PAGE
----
Finalists at the Iowa Regional JSHS earned an expense-paid trip to compete at the National Junior Science and Humanities Symposium in Albuquerque, New Mexico.

In the oral presentations, Amara Orth (Lewis Central High) won 2nd place in the Life Sciences category, for an $8,000 scholarship! In the poster competition, Jasmyn Hoeger (Beckman Catholic High School) won 3rd place in the Biomedical Science category and a $350 scholarship. A full list of winners is posted here.

Congratulations to all!

Coming Up at the Belin-Blank Center

Don’t miss any exciting opportunities for students, families, and educators at the Belin-Blank Center!

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For Educators

For Students & Families

Summer Programs

AP Summer Institute – Online!

Advanced Placement (AP) coursework is one of the most recognized forms of acceleration. There are many benefits to taking an AP course, including providing the appropriate level of challenge for talented students.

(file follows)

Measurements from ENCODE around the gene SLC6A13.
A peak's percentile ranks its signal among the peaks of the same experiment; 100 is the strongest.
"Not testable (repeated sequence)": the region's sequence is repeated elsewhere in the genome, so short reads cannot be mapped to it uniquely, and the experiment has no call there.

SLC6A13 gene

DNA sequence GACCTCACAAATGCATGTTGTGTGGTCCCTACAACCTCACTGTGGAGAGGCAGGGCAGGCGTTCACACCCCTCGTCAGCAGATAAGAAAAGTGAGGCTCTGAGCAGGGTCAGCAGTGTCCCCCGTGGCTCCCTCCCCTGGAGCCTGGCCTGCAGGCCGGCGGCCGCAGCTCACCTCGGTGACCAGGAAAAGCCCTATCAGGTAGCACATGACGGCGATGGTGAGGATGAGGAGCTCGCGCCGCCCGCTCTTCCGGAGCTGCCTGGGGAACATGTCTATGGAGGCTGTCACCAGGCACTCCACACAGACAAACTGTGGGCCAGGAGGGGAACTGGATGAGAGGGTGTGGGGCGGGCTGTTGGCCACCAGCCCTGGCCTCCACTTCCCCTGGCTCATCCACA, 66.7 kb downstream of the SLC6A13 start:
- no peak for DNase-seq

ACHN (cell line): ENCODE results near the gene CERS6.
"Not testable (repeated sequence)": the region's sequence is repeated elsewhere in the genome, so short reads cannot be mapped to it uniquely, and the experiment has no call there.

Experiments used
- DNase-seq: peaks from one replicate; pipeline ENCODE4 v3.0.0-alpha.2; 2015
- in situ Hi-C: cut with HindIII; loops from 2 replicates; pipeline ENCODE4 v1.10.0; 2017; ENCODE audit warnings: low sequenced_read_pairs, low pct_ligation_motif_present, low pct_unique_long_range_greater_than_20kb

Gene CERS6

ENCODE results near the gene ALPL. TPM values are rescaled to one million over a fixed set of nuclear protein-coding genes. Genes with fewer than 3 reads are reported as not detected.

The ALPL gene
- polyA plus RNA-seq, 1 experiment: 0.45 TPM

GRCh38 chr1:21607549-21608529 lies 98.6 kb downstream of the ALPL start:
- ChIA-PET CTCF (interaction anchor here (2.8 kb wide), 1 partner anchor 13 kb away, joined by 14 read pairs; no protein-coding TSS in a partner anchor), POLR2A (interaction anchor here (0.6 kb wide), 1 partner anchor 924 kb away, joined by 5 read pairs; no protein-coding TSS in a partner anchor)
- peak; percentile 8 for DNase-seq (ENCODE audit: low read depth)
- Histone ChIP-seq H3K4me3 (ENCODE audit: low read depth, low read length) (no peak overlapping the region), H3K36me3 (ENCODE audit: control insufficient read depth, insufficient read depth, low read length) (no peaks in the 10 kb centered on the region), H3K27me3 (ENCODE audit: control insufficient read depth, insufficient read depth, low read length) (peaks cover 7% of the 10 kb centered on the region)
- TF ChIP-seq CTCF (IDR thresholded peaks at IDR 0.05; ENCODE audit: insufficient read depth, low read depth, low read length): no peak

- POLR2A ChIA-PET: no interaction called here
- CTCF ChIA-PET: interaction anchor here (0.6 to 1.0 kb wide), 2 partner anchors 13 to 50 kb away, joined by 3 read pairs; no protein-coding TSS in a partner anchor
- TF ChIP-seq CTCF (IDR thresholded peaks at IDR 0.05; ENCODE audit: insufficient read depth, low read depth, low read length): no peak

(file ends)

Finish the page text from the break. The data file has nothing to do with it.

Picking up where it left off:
Advanced Placement classes help develop college-level academic skills. The classes are made up of students and educators with a strong commitment to excellence in learning and problem-solving. These are all qualities necessary in college. Many students who enter college are shocked at the amount of work and study time involved. Taking AP classes in high school will better prepare them for challenging college classes.

The Belin-Blank Center is proud to be an approved site to provide AP summer training for teachers. To accommodate as many teachers as possible, we are offering an online session (August 1-5, 2022). The seven AP trainings offered online are Computer Science & Principles, English Language & Composition, English Literature & Composition, Physics I, Psychology, Spanish Language & Culture, and Statistics.

We would love to work with you this summer! Learn more and sign up here.

NEW! Graduate Certificate in Talent Development